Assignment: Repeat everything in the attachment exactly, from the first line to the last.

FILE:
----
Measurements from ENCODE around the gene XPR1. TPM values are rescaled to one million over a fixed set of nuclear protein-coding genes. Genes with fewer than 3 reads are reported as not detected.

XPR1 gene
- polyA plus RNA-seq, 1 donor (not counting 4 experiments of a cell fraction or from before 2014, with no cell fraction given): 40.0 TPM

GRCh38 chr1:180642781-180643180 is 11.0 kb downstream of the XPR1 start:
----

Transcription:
Measurements from ENCODE around the gene XPR1. TPM values are rescaled to one million over a fixed set of nuclear protein-coding genes. Genes with fewer than 3 reads are reported as not detected.

XPR1 gene
- polyA plus RNA-seq, 1 donor (not counting 4 experiments of a cell fraction or from before 2014, with no cell fraction given): 40.0 TPM

GRCh38 chr1:180642781-180643180 is 11.0 kb downstream of the XPR1 start: